Our Score: 4 out of 5 stars
You really can’t go wrong when your cast boasts (4) actors with a combined (20) Academy Award nominations (and (5) Oscars) between them. And after a few minutes “The Big Wedding” doesn’t disappoint.
It’s a big weekend for all involved. Alejandro (Ben Barnes) and Missy (Amanda Seyfried) are going to be married. Alejandro was a third world child adopted by Don (DeNiro) and Ellie (Keaton). Years ago the marriage broke up when Don cheated with Ellie’s best friend, Bebe (Sarandon). Don and Bebe are still together but not married. Don and Ellie also had two other children: daughter Lyla (Katherine Heigl), an attorney and son Jared (the always fun to watch Topher Grace), a doctor with a secret. Well, after a night out with friends from work not that much of a secret. It seems Jared is a virgin. At age 15 he decided to wait for true love. Sadly, fifteen years later, he hasn’t found it yet. The big news though is that Alejandro’s birth mother, Madonna (Patricia Rae), who has kept in touch with the boy over the years, will be attending the wedding. Knowing his mother is very devout he never told her that Don and Ellie split up. Now he has a favor to ask of everyone. Can Don and Ellie pretend to still be married for three days to keep the religious faith? Well, they can certainly try.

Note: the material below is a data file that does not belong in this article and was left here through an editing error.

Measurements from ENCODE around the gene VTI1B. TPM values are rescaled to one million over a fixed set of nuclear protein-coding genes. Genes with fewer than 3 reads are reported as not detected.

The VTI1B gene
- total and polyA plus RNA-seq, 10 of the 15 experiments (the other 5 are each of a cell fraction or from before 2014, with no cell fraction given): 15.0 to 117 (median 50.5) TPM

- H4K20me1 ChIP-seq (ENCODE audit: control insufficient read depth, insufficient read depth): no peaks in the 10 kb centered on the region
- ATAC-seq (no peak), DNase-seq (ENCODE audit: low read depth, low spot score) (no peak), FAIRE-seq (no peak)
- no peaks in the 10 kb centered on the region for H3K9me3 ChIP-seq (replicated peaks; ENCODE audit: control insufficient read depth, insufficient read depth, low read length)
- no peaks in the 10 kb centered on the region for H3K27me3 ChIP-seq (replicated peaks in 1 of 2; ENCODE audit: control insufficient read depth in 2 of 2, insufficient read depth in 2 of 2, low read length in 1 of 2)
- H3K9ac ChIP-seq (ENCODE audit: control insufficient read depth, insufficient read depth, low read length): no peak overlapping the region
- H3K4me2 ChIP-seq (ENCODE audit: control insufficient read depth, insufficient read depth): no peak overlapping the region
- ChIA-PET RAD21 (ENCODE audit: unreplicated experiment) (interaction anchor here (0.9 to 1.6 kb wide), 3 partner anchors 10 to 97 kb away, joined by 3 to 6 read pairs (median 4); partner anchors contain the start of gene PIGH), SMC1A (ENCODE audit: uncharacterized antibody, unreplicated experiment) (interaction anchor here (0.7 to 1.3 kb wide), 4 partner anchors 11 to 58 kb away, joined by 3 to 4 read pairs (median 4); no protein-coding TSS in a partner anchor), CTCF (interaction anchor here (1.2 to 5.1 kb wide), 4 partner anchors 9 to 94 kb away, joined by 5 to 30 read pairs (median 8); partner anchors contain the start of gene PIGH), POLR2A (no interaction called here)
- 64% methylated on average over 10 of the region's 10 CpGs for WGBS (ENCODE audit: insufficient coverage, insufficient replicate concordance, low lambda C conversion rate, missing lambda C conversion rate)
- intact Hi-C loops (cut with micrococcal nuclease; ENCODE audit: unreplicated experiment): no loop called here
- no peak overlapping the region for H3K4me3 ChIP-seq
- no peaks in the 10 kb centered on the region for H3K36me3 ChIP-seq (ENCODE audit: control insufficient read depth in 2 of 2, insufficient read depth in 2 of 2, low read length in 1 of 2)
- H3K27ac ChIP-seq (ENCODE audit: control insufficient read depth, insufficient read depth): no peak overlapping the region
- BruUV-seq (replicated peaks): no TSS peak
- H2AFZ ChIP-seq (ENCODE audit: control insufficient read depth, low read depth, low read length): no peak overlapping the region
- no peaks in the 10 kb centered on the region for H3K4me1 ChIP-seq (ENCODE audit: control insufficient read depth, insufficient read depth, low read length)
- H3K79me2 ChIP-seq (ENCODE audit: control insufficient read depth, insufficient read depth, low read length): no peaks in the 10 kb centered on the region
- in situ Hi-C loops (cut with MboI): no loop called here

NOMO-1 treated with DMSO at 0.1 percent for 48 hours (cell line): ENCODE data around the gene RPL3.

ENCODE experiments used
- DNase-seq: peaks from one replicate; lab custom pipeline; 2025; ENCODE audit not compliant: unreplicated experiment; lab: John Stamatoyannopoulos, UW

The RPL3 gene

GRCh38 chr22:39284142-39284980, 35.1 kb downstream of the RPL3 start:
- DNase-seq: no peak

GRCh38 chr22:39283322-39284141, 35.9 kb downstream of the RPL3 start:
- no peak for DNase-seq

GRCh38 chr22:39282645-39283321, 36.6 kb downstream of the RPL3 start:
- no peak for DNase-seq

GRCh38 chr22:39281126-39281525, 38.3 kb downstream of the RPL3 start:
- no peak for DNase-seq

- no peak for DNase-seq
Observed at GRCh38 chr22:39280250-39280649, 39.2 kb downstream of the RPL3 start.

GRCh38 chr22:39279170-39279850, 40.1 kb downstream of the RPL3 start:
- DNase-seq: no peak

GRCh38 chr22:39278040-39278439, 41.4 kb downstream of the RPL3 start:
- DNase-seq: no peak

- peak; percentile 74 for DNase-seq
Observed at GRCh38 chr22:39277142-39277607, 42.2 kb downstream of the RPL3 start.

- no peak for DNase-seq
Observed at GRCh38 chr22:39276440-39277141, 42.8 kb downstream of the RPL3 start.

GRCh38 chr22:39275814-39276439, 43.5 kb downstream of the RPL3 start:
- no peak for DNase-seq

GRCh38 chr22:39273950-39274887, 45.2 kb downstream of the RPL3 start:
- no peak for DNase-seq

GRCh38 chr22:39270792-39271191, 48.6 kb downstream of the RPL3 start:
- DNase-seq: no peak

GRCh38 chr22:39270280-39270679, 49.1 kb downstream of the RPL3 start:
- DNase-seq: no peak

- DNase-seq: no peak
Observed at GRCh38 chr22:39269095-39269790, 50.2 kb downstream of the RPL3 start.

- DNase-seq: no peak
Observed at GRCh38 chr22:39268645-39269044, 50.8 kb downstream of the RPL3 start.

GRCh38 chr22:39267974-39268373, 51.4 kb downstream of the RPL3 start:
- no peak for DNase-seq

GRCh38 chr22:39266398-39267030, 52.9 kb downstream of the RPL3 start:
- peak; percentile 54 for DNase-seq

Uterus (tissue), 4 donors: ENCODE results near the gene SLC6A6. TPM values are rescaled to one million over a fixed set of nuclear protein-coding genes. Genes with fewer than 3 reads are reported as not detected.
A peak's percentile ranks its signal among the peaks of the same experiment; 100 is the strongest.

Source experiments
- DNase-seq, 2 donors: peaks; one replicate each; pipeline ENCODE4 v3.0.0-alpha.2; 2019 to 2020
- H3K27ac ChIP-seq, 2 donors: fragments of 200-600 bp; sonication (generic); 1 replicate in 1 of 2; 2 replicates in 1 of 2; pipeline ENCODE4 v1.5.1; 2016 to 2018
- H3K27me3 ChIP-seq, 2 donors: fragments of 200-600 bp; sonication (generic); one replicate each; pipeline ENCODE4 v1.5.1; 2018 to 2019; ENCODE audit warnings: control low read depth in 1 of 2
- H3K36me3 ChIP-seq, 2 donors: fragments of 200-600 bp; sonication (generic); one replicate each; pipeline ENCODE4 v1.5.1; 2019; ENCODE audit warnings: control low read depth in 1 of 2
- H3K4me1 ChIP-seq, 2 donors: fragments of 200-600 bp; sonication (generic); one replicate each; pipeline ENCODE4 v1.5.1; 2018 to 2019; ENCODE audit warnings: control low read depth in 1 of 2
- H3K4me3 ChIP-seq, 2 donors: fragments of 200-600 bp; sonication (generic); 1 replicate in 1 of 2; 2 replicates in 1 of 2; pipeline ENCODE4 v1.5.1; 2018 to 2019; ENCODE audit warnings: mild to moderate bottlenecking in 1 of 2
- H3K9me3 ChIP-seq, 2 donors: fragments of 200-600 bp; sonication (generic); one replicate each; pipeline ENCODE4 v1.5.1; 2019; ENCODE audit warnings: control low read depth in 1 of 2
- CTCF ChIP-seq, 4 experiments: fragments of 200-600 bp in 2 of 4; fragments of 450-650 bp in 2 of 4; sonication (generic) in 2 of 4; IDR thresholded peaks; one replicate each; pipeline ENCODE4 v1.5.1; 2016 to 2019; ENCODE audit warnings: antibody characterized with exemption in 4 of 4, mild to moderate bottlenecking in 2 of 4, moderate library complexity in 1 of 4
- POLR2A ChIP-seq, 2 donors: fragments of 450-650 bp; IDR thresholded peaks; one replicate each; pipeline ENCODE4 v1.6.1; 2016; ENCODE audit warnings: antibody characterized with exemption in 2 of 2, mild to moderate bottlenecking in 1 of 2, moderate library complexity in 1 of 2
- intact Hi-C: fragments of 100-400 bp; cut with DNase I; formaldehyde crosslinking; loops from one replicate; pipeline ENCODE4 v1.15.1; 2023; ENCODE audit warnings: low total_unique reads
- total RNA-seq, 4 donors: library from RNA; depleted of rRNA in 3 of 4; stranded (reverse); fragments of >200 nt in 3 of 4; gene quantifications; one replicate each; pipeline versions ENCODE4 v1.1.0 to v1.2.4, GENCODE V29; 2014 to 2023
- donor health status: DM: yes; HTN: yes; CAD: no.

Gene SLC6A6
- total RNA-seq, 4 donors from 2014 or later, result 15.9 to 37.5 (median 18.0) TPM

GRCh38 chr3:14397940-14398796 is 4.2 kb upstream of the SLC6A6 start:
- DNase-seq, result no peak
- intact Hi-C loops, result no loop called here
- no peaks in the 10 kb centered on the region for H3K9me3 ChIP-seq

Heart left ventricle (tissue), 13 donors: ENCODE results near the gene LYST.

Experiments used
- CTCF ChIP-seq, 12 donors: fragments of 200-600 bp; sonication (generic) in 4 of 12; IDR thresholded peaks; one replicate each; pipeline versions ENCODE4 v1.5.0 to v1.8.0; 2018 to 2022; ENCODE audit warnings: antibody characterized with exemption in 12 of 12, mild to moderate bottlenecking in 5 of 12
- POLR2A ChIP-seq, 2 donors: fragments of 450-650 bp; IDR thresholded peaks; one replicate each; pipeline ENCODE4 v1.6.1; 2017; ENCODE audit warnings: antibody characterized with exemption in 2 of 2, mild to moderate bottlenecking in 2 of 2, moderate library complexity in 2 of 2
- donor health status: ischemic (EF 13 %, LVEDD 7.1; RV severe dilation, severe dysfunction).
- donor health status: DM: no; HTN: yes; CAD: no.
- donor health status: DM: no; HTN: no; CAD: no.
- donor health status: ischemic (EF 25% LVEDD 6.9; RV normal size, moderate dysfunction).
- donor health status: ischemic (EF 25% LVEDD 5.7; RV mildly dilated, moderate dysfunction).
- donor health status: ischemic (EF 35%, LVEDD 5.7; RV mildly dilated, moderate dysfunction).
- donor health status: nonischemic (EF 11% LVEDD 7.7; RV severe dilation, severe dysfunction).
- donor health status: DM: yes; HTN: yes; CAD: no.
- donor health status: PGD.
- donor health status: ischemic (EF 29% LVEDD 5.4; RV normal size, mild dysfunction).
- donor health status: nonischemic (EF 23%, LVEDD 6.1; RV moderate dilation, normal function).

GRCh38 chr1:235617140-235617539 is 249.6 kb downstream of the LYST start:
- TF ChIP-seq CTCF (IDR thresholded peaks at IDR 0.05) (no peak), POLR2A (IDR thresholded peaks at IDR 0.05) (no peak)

Flawlessly acted by a cast I would pay to see read the Yellow Pages, “The Big Wedding” is a fine ensemble piece that plays like a mix of “The Birdcage” and “Meet the Parents.” And not a coincidence since the cast includes both DeNiro and, as the priest enlisted to perform the service, Robin Williams. Everyone on screen, from the award winning veterans to the younger cast members, share a great chemistry together. Whether it’s a more serious situation (Heigl’s inability to get pregnant is destroying her marriage) or a comical one (accompanying Madonna is her stunningly beautiful daughter (Ana Ayora) who has a request for Jared: to please make love to her! It truly is a comedy of errors as one little deception begins to grow into a comedic brouhaha.
Director Zackman adapted his script from the French film “Mon frère se Marie.” He has a nice flow with the story telling, letting each small vignette lead into another in a seamless way. The emotional trip runs the gamut from tears to laughter and everything in between. But it is a trip I recommend you take.